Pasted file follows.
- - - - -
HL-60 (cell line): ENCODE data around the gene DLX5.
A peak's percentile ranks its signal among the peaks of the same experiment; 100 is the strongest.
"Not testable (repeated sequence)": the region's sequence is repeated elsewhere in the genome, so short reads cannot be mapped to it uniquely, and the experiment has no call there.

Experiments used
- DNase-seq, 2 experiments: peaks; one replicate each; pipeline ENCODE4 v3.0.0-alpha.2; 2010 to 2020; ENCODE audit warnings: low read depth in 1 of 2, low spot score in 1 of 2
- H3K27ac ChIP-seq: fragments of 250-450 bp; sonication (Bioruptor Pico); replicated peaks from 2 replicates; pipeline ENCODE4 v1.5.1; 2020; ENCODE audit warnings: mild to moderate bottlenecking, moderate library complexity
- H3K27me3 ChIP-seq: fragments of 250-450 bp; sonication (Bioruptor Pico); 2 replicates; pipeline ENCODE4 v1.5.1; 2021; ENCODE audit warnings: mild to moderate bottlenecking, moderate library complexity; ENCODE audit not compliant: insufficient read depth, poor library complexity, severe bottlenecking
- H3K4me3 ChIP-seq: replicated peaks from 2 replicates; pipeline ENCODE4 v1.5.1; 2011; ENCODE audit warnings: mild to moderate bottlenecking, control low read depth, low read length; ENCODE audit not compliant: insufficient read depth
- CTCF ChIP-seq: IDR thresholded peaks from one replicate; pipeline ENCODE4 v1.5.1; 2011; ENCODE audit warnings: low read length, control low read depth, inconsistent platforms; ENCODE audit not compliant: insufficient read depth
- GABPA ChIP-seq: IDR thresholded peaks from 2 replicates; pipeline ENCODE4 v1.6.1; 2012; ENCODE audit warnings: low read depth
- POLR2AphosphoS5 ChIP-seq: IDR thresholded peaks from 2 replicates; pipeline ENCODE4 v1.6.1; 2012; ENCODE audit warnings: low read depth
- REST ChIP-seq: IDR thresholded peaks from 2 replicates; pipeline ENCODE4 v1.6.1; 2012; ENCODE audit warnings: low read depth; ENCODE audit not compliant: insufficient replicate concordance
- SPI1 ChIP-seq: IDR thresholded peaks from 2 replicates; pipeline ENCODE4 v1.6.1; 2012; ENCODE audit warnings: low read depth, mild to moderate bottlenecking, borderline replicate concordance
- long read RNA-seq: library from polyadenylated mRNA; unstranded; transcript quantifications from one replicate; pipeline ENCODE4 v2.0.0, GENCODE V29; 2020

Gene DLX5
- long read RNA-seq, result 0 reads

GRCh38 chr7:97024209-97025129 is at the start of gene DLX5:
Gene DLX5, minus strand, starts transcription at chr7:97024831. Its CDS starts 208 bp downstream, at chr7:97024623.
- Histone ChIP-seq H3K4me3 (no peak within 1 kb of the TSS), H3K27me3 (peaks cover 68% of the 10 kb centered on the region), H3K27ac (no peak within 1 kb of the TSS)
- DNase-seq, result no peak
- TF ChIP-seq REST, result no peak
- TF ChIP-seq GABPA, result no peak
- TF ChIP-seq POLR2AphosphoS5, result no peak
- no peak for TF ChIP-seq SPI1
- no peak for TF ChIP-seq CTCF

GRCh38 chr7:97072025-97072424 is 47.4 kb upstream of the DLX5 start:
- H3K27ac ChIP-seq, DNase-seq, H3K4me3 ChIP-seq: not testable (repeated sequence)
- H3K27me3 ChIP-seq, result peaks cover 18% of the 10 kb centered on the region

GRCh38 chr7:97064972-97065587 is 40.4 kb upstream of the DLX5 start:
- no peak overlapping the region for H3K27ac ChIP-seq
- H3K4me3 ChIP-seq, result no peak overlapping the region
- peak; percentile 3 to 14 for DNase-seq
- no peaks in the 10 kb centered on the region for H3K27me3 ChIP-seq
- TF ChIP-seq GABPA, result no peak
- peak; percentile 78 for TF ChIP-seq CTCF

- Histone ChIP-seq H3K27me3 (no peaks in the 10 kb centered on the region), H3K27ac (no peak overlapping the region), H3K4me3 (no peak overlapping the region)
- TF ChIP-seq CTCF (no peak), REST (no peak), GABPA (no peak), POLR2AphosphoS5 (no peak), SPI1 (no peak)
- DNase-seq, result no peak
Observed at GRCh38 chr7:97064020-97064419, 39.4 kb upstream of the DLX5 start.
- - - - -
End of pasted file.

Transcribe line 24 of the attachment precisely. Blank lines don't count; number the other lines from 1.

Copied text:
- no peak for TF ChIP-seq SPI1